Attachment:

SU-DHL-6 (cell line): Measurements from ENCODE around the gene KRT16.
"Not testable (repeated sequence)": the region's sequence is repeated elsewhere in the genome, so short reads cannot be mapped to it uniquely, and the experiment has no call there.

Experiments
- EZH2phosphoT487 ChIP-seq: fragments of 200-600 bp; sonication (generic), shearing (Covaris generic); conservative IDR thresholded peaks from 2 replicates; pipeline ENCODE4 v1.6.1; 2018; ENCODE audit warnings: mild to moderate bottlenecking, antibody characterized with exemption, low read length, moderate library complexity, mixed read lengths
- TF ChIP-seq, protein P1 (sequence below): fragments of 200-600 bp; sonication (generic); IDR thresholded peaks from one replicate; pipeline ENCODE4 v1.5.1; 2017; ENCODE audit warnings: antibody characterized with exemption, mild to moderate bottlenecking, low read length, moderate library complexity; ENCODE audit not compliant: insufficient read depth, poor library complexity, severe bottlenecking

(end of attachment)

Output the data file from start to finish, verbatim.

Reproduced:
SU-DHL-6 (cell line): Measurements from ENCODE around the gene KRT16.
"Not testable (repeated sequence)": the region's sequence is repeated elsewhere in the genome, so short reads cannot be mapped to it uniquely, and the experiment has no call there.

Experiments
- EZH2phosphoT487 ChIP-seq: fragments of 200-600 bp; sonication (generic), shearing (Covaris generic); conservative IDR thresholded peaks from 2 replicates; pipeline ENCODE4 v1.6.1; 2018; ENCODE audit warnings: mild to moderate bottlenecking, antibody characterized with exemption, low read length, moderate library complexity, mixed read lengths
- TF ChIP-seq, protein P1 (sequence below): fragments of 200-600 bp; sonication (generic); IDR thresholded peaks from one replicate; pipeline ENCODE4 v1.5.1; 2017; ENCODE audit warnings: antibody characterized with exemption, mild to moderate bottlenecking, low read length, moderate library complexity; ENCODE audit not compliant: insufficient read depth, poor library complexity, severe bottlenecking